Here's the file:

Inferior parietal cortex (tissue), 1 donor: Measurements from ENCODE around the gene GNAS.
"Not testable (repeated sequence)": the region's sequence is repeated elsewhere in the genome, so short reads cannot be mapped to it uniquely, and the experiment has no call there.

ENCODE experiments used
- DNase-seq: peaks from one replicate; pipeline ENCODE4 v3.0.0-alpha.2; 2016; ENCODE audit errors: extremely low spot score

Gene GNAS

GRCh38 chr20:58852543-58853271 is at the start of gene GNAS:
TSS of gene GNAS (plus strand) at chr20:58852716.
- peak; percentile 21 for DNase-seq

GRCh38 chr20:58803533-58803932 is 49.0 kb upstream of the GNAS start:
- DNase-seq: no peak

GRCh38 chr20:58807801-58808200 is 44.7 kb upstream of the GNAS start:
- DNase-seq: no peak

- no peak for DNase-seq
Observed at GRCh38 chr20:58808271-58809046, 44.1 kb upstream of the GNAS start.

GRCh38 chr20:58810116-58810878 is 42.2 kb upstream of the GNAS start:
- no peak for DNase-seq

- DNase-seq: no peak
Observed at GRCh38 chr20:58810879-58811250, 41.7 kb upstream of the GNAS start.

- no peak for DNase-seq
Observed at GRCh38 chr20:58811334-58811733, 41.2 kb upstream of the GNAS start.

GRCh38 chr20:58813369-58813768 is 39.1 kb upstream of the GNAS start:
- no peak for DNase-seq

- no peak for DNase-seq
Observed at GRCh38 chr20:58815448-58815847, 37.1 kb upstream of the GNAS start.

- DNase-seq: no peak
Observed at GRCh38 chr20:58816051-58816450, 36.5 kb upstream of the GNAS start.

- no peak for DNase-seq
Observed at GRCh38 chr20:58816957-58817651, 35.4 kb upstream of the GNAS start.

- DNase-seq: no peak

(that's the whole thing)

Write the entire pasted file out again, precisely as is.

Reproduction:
Inferior parietal cortex (tissue), 1 donor: Measurements from ENCODE around the gene GNAS.
"Not testable (repeated sequence)": the region's sequence is repeated elsewhere in the genome, so short reads cannot be mapped to it uniquely, and the experiment has no call there.

ENCODE experiments used
- DNase-seq: peaks from one replicate; pipeline ENCODE4 v3.0.0-alpha.2; 2016; ENCODE audit errors: extremely low spot score

Gene GNAS

GRCh38 chr20:58852543-58853271 is at the start of gene GNAS:
TSS of gene GNAS (plus strand) at chr20:58852716.
- peak; percentile 21 for DNase-seq

GRCh38 chr20:58803533-58803932 is 49.0 kb upstream of the GNAS start:
- DNase-seq: no peak

GRCh38 chr20:58807801-58808200 is 44.7 kb upstream of the GNAS start:
- DNase-seq: no peak

- no peak for DNase-seq
Observed at GRCh38 chr20:58808271-58809046, 44.1 kb upstream of the GNAS start.

GRCh38 chr20:58810116-58810878 is 42.2 kb upstream of the GNAS start:
- no peak for DNase-seq

- DNase-seq: no peak
Observed at GRCh38 chr20:58810879-58811250, 41.7 kb upstream of the GNAS start.

- no peak for DNase-seq
Observed at GRCh38 chr20:58811334-58811733, 41.2 kb upstream of the GNAS start.

GRCh38 chr20:58813369-58813768 is 39.1 kb upstream of the GNAS start:
- no peak for DNase-seq

- no peak for DNase-seq
Observed at GRCh38 chr20:58815448-58815847, 37.1 kb upstream of the GNAS start.

- DNase-seq: no peak
Observed at GRCh38 chr20:58816051-58816450, 36.5 kb upstream of the GNAS start.

- no peak for DNase-seq
Observed at GRCh38 chr20:58816957-58817651, 35.4 kb upstream of the GNAS start.

- DNase-seq: no peak